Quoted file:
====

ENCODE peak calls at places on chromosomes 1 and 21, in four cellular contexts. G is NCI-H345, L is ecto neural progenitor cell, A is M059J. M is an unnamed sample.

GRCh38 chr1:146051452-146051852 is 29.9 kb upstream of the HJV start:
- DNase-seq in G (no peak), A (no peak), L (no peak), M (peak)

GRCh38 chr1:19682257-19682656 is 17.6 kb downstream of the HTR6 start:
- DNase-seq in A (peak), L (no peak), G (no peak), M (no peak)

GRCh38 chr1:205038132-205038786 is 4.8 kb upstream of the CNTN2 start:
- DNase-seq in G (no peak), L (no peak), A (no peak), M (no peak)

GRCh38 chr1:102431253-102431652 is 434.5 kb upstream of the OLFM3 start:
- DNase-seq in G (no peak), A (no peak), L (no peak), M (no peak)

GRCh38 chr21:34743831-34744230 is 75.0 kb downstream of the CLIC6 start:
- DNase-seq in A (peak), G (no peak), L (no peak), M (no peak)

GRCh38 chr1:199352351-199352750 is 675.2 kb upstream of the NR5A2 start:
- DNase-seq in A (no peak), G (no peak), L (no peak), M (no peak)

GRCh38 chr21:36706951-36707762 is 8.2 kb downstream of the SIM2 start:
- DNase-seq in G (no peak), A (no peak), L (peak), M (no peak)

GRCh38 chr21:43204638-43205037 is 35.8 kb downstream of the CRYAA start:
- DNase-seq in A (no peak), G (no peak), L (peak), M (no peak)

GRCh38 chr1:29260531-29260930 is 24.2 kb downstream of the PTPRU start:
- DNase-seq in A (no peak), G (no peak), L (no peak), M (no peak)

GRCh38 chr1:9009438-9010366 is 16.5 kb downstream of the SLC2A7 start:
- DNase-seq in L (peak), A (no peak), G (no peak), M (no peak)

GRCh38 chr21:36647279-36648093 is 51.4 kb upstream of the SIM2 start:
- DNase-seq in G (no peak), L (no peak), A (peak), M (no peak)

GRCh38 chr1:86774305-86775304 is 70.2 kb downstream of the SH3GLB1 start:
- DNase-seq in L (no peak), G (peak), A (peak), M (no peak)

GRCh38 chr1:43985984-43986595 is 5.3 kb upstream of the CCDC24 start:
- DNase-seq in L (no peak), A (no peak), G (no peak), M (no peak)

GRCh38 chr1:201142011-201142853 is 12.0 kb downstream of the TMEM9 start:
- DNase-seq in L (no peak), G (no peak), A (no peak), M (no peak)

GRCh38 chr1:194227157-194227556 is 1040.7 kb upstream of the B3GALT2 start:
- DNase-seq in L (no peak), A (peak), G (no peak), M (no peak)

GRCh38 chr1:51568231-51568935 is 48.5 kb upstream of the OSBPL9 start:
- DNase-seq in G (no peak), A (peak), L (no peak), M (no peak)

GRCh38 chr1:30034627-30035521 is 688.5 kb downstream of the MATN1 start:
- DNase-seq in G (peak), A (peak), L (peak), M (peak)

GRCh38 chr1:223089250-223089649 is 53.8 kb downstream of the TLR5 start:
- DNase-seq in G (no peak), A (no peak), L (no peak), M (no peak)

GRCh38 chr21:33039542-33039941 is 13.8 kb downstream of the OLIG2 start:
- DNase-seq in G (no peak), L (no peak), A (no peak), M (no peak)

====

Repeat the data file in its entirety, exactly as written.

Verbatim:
ENCODE peak calls at places on chromosomes 1 and 21, in four cellular contexts. G is NCI-H345, L is ecto neural progenitor cell, A is M059J. M is an unnamed sample.

GRCh38 chr1:146051452-146051852 is 29.9 kb upstream of the HJV start:
- DNase-seq in G (no peak), A (no peak), L (no peak), M (peak)

GRCh38 chr1:19682257-19682656 is 17.6 kb downstream of the HTR6 start:
- DNase-seq in A (peak), L (no peak), G (no peak), M (no peak)

GRCh38 chr1:205038132-205038786 is 4.8 kb upstream of the CNTN2 start:
- DNase-seq in G (no peak), L (no peak), A (no peak), M (no peak)

GRCh38 chr1:102431253-102431652 is 434.5 kb upstream of the OLFM3 start:
- DNase-seq in G (no peak), A (no peak), L (no peak), M (no peak)

GRCh38 chr21:34743831-34744230 is 75.0 kb downstream of the CLIC6 start:
- DNase-seq in A (peak), G (no peak), L (no peak), M (no peak)

GRCh38 chr1:199352351-199352750 is 675.2 kb upstream of the NR5A2 start:
- DNase-seq in A (no peak), G (no peak), L (no peak), M (no peak)

GRCh38 chr21:36706951-36707762 is 8.2 kb downstream of the SIM2 start:
- DNase-seq in G (no peak), A (no peak), L (peak), M (no peak)

GRCh38 chr21:43204638-43205037 is 35.8 kb downstream of the CRYAA start:
- DNase-seq in A (no peak), G (no peak), L (peak), M (no peak)

GRCh38 chr1:29260531-29260930 is 24.2 kb downstream of the PTPRU start:
- DNase-seq in A (no peak), G (no peak), L (no peak), M (no peak)

GRCh38 chr1:9009438-9010366 is 16.5 kb downstream of the SLC2A7 start:
- DNase-seq in L (peak), A (no peak), G (no peak), M (no peak)

GRCh38 chr21:36647279-36648093 is 51.4 kb upstream of the SIM2 start:
- DNase-seq in G (no peak), L (no peak), A (peak), M (no peak)

GRCh38 chr1:86774305-86775304 is 70.2 kb downstream of the SH3GLB1 start:
- DNase-seq in L (no peak), G (peak), A (peak), M (no peak)

GRCh38 chr1:43985984-43986595 is 5.3 kb upstream of the CCDC24 start:
- DNase-seq in L (no peak), A (no peak), G (no peak), M (no peak)

GRCh38 chr1:201142011-201142853 is 12.0 kb downstream of the TMEM9 start:
- DNase-seq in L (no peak), G (no peak), A (no peak), M (no peak)

GRCh38 chr1:194227157-194227556 is 1040.7 kb upstream of the B3GALT2 start:
- DNase-seq in L (no peak), A (peak), G (no peak), M (no peak)

GRCh38 chr1:51568231-51568935 is 48.5 kb upstream of the OSBPL9 start:
- DNase-seq in G (no peak), A (peak), L (no peak), M (no peak)

GRCh38 chr1:30034627-30035521 is 688.5 kb downstream of the MATN1 start:
- DNase-seq in G (peak), A (peak), L (peak), M (peak)

GRCh38 chr1:223089250-223089649 is 53.8 kb downstream of the TLR5 start:
- DNase-seq in G (no peak), A (no peak), L (no peak), M (no peak)

GRCh38 chr21:33039542-33039941 is 13.8 kb downstream of the OLIG2 start:
- DNase-seq in G (no peak), L (no peak), A (no peak), M (no peak)